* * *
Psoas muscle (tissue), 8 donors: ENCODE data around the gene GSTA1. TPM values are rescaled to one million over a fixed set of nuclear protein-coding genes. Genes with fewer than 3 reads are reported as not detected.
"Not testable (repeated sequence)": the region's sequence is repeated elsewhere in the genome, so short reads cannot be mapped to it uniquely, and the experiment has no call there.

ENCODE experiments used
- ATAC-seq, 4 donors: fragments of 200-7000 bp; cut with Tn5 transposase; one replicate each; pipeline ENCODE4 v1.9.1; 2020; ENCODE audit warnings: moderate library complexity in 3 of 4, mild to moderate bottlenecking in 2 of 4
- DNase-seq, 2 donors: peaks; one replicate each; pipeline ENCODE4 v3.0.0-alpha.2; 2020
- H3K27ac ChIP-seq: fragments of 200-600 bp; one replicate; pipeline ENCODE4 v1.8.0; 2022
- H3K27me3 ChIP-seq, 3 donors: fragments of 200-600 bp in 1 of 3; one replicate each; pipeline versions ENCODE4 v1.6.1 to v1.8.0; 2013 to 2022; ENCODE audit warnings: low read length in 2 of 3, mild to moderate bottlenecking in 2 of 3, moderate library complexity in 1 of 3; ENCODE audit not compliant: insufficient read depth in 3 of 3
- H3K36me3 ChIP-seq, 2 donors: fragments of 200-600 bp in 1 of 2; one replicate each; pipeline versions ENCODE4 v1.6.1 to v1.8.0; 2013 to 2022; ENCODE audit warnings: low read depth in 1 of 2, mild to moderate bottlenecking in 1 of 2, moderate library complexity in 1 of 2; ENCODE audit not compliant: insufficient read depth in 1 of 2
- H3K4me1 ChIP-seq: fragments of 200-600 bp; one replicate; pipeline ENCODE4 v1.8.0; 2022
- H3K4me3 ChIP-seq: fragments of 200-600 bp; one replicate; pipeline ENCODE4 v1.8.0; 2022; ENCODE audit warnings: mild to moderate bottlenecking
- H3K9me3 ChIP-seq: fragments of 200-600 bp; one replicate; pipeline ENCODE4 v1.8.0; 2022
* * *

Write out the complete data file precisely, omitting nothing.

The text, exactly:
Psoas muscle (tissue), 8 donors: ENCODE data around the gene GSTA1. TPM values are rescaled to one million over a fixed set of nuclear protein-coding genes. Genes with fewer than 3 reads are reported as not detected.
"Not testable (repeated sequence)": the region's sequence is repeated elsewhere in the genome, so short reads cannot be mapped to it uniquely, and the experiment has no call there.

ENCODE experiments used
- ATAC-seq, 4 donors: fragments of 200-7000 bp; cut with Tn5 transposase; one replicate each; pipeline ENCODE4 v1.9.1; 2020; ENCODE audit warnings: moderate library complexity in 3 of 4, mild to moderate bottlenecking in 2 of 4
- DNase-seq, 2 donors: peaks; one replicate each; pipeline ENCODE4 v3.0.0-alpha.2; 2020
- H3K27ac ChIP-seq: fragments of 200-600 bp; one replicate; pipeline ENCODE4 v1.8.0; 2022
- H3K27me3 ChIP-seq, 3 donors: fragments of 200-600 bp in 1 of 3; one replicate each; pipeline versions ENCODE4 v1.6.1 to v1.8.0; 2013 to 2022; ENCODE audit warnings: low read length in 2 of 3, mild to moderate bottlenecking in 2 of 3, moderate library complexity in 1 of 3; ENCODE audit not compliant: insufficient read depth in 3 of 3
- H3K36me3 ChIP-seq, 2 donors: fragments of 200-600 bp in 1 of 2; one replicate each; pipeline versions ENCODE4 v1.6.1 to v1.8.0; 2013 to 2022; ENCODE audit warnings: low read depth in 1 of 2, mild to moderate bottlenecking in 1 of 2, moderate library complexity in 1 of 2; ENCODE audit not compliant: insufficient read depth in 1 of 2
- H3K4me1 ChIP-seq: fragments of 200-600 bp; one replicate; pipeline ENCODE4 v1.8.0; 2022
- H3K4me3 ChIP-seq: fragments of 200-600 bp; one replicate; pipeline ENCODE4 v1.8.0; 2022; ENCODE audit warnings: mild to moderate bottlenecking
- H3K9me3 ChIP-seq: fragments of 200-600 bp; one replicate; pipeline ENCODE4 v1.8.0; 2022